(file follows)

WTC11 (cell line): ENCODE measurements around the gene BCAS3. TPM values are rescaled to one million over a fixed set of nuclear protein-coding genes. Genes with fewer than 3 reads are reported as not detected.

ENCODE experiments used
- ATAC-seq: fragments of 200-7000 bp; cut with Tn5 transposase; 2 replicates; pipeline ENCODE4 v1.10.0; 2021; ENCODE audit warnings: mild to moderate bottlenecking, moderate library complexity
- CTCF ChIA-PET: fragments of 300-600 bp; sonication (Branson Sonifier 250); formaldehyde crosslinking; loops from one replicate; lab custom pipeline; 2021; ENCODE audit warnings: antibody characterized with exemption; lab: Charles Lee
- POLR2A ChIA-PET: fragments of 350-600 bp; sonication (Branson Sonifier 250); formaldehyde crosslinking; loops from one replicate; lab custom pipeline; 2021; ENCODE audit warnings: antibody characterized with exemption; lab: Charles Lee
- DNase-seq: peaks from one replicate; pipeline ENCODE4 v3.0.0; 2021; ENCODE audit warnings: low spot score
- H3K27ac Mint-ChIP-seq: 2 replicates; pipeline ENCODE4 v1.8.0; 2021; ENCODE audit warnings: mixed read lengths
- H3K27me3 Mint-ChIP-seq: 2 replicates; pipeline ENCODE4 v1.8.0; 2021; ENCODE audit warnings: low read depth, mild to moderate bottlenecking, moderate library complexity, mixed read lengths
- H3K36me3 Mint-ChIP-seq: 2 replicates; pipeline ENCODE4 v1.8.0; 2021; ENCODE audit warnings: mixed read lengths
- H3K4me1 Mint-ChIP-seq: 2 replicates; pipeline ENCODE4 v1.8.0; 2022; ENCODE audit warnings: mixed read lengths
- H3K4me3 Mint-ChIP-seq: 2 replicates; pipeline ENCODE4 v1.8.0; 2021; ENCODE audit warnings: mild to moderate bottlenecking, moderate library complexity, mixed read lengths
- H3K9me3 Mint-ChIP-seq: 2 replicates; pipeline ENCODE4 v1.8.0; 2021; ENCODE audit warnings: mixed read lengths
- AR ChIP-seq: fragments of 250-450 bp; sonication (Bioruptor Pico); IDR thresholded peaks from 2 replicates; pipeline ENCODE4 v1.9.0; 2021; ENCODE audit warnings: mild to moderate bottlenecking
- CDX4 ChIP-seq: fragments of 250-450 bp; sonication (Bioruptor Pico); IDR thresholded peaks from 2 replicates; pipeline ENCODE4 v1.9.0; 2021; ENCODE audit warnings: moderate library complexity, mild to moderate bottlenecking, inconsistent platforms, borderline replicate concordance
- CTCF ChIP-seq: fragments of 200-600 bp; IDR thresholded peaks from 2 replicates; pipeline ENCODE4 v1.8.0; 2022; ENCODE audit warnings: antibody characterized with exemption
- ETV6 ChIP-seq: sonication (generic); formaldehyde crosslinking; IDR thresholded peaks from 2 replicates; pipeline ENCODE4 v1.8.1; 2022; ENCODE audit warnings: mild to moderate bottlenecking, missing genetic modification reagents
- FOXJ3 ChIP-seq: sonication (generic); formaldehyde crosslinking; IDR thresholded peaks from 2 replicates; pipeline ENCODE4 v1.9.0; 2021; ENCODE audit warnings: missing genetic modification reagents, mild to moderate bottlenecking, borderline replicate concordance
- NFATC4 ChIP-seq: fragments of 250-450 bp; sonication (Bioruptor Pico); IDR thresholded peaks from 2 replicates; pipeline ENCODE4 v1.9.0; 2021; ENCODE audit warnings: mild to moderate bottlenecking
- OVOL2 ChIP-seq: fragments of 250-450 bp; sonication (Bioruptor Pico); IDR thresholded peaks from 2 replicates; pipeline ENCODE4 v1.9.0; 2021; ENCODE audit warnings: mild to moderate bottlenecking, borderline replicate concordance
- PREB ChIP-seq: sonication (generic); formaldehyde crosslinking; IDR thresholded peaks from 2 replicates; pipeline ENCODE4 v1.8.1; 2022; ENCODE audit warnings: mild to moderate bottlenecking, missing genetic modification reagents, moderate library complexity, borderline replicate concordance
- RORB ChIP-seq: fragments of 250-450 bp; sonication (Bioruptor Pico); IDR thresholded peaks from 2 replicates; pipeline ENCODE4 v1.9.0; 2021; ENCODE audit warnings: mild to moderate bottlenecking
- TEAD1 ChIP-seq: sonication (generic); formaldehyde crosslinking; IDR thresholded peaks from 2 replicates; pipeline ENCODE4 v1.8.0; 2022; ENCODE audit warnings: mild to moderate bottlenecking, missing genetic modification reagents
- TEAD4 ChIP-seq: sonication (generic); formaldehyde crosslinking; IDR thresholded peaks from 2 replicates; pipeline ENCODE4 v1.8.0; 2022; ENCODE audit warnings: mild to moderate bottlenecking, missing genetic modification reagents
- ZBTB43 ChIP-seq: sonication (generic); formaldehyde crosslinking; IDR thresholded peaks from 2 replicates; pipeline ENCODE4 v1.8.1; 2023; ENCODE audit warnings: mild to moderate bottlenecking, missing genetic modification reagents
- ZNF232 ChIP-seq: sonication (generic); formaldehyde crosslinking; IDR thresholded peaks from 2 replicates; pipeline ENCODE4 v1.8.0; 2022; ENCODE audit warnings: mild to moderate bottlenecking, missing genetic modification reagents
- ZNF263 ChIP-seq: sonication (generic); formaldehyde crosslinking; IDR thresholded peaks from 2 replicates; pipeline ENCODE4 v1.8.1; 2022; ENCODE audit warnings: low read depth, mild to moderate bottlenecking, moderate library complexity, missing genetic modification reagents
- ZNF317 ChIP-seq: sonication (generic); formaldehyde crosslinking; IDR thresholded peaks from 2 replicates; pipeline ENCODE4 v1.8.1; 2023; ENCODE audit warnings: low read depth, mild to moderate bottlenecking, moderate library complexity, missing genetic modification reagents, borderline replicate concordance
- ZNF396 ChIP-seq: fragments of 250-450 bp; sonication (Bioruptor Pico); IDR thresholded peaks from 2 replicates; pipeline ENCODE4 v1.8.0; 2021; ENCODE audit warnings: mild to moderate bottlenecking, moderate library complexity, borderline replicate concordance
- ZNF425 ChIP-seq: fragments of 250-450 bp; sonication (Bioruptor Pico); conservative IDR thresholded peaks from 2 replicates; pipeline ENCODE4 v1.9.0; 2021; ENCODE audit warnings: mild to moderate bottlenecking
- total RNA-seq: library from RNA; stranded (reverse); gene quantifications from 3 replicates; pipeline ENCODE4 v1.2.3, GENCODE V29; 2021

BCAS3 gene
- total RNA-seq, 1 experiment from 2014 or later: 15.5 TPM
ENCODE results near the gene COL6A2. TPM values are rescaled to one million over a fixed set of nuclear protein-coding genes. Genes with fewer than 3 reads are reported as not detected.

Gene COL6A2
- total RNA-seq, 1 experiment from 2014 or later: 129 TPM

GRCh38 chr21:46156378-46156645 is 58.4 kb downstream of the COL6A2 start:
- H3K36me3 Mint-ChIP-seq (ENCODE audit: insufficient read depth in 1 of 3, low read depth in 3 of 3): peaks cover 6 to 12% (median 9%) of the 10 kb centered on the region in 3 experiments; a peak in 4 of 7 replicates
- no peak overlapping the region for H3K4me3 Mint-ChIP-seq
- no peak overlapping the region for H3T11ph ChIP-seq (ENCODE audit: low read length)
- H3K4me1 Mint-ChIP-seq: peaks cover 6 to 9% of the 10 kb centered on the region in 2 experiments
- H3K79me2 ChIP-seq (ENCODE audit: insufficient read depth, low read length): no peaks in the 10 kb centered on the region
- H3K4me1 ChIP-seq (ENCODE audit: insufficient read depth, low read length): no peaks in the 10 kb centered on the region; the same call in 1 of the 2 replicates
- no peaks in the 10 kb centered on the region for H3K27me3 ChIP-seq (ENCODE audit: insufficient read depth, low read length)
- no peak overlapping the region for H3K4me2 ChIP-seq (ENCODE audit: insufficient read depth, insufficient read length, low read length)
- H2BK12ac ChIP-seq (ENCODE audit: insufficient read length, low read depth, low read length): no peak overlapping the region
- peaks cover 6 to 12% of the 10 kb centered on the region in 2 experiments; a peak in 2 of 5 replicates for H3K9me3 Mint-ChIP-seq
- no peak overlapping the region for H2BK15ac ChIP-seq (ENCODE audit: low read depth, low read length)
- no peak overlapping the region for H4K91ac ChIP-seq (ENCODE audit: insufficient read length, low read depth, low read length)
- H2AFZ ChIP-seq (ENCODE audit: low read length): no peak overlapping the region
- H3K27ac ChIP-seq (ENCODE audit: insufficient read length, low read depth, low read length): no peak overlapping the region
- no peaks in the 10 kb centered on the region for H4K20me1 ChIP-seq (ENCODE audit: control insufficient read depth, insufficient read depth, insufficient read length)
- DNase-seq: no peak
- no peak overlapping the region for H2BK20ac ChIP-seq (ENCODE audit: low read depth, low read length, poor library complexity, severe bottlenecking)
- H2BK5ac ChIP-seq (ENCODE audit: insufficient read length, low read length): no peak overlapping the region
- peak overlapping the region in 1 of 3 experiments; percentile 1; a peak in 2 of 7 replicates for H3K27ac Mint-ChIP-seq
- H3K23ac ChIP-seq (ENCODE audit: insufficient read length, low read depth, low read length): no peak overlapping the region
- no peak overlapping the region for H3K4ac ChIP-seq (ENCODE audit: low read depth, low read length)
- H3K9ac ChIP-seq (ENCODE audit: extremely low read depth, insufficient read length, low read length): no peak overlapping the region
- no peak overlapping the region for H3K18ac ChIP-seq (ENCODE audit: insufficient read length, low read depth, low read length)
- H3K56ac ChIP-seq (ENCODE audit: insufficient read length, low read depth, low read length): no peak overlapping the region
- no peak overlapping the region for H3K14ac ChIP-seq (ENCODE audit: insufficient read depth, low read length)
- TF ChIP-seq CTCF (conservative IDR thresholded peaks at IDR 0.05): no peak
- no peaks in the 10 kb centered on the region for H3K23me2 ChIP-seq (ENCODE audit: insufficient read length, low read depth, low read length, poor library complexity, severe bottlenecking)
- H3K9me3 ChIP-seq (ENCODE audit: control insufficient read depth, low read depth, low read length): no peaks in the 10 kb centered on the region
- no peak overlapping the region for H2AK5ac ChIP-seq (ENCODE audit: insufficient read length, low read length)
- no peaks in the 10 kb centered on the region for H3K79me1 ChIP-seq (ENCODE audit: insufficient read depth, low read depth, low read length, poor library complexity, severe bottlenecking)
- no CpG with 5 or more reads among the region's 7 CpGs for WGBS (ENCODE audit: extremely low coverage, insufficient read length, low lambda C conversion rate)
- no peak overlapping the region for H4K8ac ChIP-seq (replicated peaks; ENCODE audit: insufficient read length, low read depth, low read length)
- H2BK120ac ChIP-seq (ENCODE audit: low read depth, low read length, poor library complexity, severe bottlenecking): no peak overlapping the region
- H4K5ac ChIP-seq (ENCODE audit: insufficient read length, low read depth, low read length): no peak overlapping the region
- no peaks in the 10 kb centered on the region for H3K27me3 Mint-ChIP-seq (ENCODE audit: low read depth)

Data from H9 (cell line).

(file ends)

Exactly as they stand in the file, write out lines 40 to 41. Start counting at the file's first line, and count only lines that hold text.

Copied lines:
- H3K4me1 Mint-ChIP-seq: peaks cover 6 to 9% of the 10 kb centered on the region in 2 experiments
- H3K79me2 ChIP-seq (ENCODE audit: insufficient read depth, low read length): no peaks in the 10 kb centered on the region